bamboo blind used as warp packing or separator - 5 more blinds in a tidy 'puddle' on the floor
From time to time a new-ish weaver will wonder if warp packing is really necessary and if so, what should be used?
The short answer is - it depends.
If you are only ever beaming very short warps and your loom's warp beam is fairly large, you may not need anything at all.
The problem comes when longer warps, especially of yarn with little elasticity, is being used for warp. Add to that beaming with little tension and you are setting yourself up for a nasty experience.
As to what to use - that also depends. It's pretty much personal preference. Traditionally sticks were used. When I first started weaving the studio where I took my weaving class had both sticks and corrugated cardboard. Both worked although the cardboard did get squished after a time.
I mostly used sticks until I started beaming sectionally. The trick to using a sectional beam is to wind the warp on with a good amount of tension. The rule of thumb is to use at least as much tension (preferably more) as will be applied during weaving. (If you use warp flanges, that is like having one huge section and if you wind with sufficient tension you don't need any warp packing.)
The point of doing these things - warp packing (or separators) and beaming with tension is to build a nice solid warp, one where the upper layers cannot cut down into the lower layers when tension is applied to weave.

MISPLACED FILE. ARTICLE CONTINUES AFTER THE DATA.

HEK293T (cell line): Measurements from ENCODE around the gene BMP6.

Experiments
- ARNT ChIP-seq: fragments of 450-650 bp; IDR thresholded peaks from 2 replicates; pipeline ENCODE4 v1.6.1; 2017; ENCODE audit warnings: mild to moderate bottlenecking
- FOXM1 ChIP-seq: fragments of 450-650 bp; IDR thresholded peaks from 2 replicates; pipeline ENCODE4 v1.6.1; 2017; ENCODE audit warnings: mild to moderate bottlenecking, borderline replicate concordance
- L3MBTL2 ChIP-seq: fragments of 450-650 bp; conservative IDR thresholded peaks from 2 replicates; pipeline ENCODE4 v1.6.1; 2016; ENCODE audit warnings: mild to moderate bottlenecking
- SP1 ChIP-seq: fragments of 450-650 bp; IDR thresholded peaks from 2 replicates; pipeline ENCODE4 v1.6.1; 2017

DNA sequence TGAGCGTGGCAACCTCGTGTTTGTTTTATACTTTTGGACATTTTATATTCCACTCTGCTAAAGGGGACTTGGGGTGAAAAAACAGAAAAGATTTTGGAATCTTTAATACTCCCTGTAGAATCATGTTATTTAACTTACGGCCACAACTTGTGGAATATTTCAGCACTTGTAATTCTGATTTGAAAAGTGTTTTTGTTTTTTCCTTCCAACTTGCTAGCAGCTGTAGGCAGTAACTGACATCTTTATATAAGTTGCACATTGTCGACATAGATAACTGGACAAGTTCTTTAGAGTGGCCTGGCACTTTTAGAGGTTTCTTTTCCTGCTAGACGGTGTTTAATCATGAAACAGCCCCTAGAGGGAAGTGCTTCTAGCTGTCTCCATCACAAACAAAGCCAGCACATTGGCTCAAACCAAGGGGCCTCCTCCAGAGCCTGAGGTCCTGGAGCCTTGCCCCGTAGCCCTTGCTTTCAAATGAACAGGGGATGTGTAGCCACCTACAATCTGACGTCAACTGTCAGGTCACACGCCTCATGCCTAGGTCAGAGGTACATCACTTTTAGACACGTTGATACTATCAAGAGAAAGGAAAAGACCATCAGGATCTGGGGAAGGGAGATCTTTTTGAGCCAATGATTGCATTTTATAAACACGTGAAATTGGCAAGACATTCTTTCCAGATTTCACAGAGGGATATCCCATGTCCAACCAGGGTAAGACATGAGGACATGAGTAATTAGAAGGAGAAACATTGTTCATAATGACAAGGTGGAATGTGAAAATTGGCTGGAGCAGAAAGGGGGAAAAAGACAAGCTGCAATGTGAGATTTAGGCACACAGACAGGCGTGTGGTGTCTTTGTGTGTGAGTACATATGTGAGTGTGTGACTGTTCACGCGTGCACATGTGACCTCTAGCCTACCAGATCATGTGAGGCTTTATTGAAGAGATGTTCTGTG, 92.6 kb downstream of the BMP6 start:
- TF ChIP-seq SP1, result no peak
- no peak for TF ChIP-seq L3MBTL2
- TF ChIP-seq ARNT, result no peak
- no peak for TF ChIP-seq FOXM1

Eventually I got a small(er) loom and began pulling warps on again. I needed something for warp packing. A friend gave me some very heavy vinyl wall paper which worked reasonably well. The problem with long lengths of cardboard or wall paper is that they need to go on perfectly straight or they will begin to spiral as you wind the warp. And as the warp is woven off, the length of either begins to buckle and pile up messily under the warp beam.
One day I was shopping in a store and spotted bamboo blinds. Ah-ha! I bought several, asked Doug to remove the hardware and started using them.
The advantage of the blinds over sticks is that you only need to stick the end into the warp and wind until the blind is all wound into the warp. You don't need to stop every few inches to insert another stick. Another advantage of the blinds over sticks or cardboard (or wall paper) is that they are self-unloading. They simply drop down onto the floor in a fairly tidy 'puddle'.
My usual warp on the Leclerc is up to 11 meters. The other advantage of the blinds is that they are approximately 2 yards long. As each blind drops to the floor I know I've woven another 2 yards or so. It's a nice way to keep track of my progress.
Currently reading The Buzzard Table by Margaret Maron